We all know that person. That person who criticizes themselves a little too much. They constantly point out their shortcomings. They apologize profusely for the tiniest mistake. And they are exhausting to be around. Don't let that be you. Here are 3 reasons you shouldn't be self-deprecating:
1. IT'S ANNOYING
Self-deprecators put an uncomfortable burden on the people around them. While no one minds offering the occasional comfort to a friend, chronic self-deprecators are draining. They are emotional parasites living on the encouragement and reassurance of others. If you engage in repeated self-deprecation, your friends will eventually tire of the maintenance you require from them. They might not admit it, but they will begin to be annoyed with you. They may try to be there for you, but they will consciously or subconsciously begin to distance themselves and avoid you. In short, you'll lose your friends. Don't be self-deprecating.
2. IT DOESN'T SERVE YOU
Self-deprecation won't just ruin friendships, it will blow up your professional life too. Talk yourself down enough and people will start to believe you. If you're always drawing attention to your mistakes, people will think of you as incompetent and unreliable. They will think, "If they don't believe in themself, why should I?" Ironically, sometimes the worst self-deprecators are also extremely defensive because the truth of their failure is shattering. Self-deprecation and defensiveness: a deadly cocktail if there ever was one. Never engage in this behavior. You will utterly destroy your relationships with your colleagues as they will resent and hate you. In short, you'll probably lose your job. Don't be self-deprecating.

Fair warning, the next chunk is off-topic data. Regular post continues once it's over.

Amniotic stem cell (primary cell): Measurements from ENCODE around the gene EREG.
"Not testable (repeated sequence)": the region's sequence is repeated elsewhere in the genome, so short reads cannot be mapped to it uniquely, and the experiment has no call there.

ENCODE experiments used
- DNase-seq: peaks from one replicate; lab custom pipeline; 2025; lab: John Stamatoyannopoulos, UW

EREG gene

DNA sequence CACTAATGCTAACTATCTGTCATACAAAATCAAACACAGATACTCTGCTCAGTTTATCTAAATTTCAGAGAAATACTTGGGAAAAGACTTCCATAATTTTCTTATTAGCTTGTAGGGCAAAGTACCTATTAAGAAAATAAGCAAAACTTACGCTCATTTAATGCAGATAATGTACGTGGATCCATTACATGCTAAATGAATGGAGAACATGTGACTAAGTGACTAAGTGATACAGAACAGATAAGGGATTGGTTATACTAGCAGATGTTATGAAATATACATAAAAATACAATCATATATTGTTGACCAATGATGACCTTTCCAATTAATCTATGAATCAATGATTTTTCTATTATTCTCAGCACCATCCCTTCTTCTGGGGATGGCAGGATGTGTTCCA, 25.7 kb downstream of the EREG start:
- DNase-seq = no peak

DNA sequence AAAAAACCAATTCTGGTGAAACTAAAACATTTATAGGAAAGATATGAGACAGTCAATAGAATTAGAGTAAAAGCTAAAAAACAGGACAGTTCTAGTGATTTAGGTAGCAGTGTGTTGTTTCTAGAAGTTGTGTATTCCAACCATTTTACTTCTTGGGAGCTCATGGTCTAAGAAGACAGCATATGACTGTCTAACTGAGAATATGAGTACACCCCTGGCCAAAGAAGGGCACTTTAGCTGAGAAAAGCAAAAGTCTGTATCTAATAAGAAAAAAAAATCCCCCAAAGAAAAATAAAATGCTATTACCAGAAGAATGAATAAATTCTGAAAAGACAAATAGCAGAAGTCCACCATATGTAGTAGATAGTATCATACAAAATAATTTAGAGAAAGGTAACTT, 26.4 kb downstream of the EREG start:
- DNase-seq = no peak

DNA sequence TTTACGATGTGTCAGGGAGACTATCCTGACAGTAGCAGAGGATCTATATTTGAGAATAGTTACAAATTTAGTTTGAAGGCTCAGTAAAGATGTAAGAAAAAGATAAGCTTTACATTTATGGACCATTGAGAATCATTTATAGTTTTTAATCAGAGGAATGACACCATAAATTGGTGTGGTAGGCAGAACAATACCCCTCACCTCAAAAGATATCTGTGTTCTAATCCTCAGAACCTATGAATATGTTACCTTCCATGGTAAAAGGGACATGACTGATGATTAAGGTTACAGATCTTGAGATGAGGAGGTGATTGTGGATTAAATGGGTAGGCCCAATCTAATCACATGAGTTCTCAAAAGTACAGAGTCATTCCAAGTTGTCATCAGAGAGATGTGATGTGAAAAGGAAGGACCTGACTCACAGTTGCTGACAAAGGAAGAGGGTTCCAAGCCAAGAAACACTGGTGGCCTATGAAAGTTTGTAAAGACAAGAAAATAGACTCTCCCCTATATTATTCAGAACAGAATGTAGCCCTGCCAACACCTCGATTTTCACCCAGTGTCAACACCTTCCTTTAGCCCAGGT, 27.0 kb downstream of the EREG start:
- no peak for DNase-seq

3. IT CREATES A BAD CYCLE
Compulsive behaviors are reinforcing. Giving into a desire to seek reassurance through self-deprecation does not diminish that desire; it amplifies it. Each instance of self-deprecation strengthens a nasty habit. This is an itch that can never be scratched because no amount of reassurance will ever be enough to satisfy a need to feel better about oneself. In short, you'll only make it worse. Don't be self-deprecating.
Sometimes, a sincere apology for a mistake is appropriate, but it is best to focus on what needs to be done rather than on how something makes you look or feel. The best way to deal with feelings of guilt or embarrassment is to take action to correct the situation. Only then can a feeling of pride and competence return. Even if it doesn't work out perfectly, just the knowledge of having done everything you could will do wonders for your self-image.
In summary: Don't be self-deprecating. Just shut up and fix it.